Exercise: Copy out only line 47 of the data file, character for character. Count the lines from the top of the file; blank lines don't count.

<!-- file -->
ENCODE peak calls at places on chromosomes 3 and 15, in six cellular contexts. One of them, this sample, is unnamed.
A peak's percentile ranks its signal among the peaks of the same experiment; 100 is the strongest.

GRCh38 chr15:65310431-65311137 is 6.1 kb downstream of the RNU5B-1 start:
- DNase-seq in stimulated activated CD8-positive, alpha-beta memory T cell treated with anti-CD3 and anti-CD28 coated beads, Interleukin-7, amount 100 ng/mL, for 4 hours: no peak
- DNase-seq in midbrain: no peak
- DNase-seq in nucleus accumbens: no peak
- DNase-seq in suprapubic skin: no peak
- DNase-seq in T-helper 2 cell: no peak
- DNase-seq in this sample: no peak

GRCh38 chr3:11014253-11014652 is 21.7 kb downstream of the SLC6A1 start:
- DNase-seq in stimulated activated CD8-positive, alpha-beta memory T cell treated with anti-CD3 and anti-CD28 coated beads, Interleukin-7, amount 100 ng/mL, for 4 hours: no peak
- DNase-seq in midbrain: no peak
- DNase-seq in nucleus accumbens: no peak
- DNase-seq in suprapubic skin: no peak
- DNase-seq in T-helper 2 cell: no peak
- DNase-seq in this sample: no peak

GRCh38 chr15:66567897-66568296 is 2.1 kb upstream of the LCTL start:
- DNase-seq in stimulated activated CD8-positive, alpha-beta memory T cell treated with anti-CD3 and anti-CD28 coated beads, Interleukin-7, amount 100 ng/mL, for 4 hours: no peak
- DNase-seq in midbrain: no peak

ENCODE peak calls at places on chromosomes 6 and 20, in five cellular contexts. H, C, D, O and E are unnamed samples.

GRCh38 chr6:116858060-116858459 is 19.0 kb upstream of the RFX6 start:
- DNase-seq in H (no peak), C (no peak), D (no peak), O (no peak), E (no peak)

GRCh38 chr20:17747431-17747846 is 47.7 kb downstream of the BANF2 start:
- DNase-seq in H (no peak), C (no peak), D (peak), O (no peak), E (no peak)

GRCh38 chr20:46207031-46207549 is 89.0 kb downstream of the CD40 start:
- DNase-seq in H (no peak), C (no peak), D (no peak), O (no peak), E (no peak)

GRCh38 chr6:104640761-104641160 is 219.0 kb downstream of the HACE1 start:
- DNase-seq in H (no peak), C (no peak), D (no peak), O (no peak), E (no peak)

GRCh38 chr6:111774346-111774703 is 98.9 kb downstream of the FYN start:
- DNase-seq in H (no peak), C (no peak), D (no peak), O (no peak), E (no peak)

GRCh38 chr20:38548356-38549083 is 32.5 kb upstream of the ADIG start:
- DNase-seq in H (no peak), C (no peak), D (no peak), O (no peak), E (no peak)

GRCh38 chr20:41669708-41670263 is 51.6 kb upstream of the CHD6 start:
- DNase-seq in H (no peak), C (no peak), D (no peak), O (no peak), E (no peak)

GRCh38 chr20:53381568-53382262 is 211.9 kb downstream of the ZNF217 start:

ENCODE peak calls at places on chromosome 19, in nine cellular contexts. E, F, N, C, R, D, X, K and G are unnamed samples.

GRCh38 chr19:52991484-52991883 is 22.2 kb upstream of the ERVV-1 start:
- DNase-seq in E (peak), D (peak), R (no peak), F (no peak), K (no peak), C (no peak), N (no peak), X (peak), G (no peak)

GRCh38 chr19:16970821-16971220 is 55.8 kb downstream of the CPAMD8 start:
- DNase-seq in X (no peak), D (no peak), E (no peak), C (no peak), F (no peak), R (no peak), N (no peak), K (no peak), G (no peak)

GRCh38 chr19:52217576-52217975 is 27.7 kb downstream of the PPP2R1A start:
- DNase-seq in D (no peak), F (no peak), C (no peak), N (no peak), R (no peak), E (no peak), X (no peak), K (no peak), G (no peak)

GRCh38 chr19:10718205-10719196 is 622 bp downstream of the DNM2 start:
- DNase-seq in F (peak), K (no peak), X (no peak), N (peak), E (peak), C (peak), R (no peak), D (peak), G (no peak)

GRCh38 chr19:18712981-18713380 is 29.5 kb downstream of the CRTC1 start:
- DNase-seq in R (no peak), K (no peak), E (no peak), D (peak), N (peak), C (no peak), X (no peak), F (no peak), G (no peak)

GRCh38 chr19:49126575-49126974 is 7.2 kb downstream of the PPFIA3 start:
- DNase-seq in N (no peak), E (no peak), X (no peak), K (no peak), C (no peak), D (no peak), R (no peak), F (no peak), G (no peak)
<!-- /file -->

GRCh38 chr19:49126575-49126974 is 7.2 kb downstream of the PPFIA3 start: